The government on Tuesday said as many as 44 corporate borrowers had taken loans in excess of Rs. 5,000 crore each from public sector banks as of March 2015.
While the total outstanding corporate loan of the state-owned banks stood at Rs. 23.52 lakh crore, these 44 borrowers (owing Rs. 5,000 crore and above) accounted for over Rs. 4.87 lakh crore, Minister of State for Finance Jayant Sinha said in a written reply to the Rajya Sabha.
State Bank of India, Bank of Baroda, Bank of India, Canara Bank and Union Bank of India are the five public sector banks which had advanced such loans.
Elaborating, Sinha said the country’s largest lender, SBI, had 39 corporate borrowers with an outstanding of Rs. 5,000 crore and above each. Their outstanding totalled over Rs. 4.42 lakh crore.
Canara Bank had two such borrowers while Bank of Baroda, Bank of India and Union Bank of India had one each.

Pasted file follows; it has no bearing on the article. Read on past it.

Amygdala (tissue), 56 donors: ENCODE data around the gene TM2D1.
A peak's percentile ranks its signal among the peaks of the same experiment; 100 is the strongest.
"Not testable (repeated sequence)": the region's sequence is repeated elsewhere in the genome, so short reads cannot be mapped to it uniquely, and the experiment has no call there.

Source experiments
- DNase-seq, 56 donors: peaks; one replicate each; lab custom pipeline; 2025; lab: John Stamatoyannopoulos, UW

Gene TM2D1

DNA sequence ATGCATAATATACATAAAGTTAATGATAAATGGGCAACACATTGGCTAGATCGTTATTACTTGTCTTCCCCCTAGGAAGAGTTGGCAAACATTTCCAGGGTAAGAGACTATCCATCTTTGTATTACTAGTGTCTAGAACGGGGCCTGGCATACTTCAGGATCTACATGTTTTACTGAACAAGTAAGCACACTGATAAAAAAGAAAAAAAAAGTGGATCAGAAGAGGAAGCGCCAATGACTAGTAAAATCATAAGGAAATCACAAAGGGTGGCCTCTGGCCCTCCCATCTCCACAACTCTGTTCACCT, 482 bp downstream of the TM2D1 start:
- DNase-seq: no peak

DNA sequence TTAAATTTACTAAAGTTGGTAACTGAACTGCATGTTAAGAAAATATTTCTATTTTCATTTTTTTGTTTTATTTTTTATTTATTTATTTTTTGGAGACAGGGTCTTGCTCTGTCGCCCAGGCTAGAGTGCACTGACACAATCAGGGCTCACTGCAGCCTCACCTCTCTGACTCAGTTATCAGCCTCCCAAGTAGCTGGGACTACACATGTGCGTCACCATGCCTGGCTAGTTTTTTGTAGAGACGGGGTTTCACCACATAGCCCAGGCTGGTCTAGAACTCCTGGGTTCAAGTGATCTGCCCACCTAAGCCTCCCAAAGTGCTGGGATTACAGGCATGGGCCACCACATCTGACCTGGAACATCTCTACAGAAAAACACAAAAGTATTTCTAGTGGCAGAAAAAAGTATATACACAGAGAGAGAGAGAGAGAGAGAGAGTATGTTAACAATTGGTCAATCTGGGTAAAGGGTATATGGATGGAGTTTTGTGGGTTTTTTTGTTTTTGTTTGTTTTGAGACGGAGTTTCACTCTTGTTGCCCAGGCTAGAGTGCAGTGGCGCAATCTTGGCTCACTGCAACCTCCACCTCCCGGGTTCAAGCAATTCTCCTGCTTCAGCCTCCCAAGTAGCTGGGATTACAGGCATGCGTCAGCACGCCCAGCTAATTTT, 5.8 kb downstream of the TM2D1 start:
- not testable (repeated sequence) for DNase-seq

In another reply, Sinha said gross NPAs of the public sector banks came in at Rs. 2.67 lakh crore at the end of March 2015 as against Rs. 2.40 lakh crore a year ago.
“The primary reasons for increase in stressed assets in recent times are various macro economical and global factors, economic slowdown, delays in statutory and other approvals, especially for projects under implementation, aggressive lending practices during upturn… And delays in resolution of NPAs through legal proceedings,” he said.
To a question if prospective buyers are staying away from the auction of seized properties by banks, the Minister replied in the affirmative.
“Yes. The prospective buyers are not coming forward despite price cut in many cases,” Sinha said.
The restructured advances of all banks were over Rs. 4.31 lakh crore as of March-end 2015.
The Minister also listed out major steps taken by the government and RBI for containment of NPAs in banks.
These include a decision to establish six new Debt Recovery Tribunals and creation of the Central Repository of Information on Large Credits (CRILC) by RBI to collect, store and disseminate credit data to banks on credit exposure of Rs. 5 crore and more.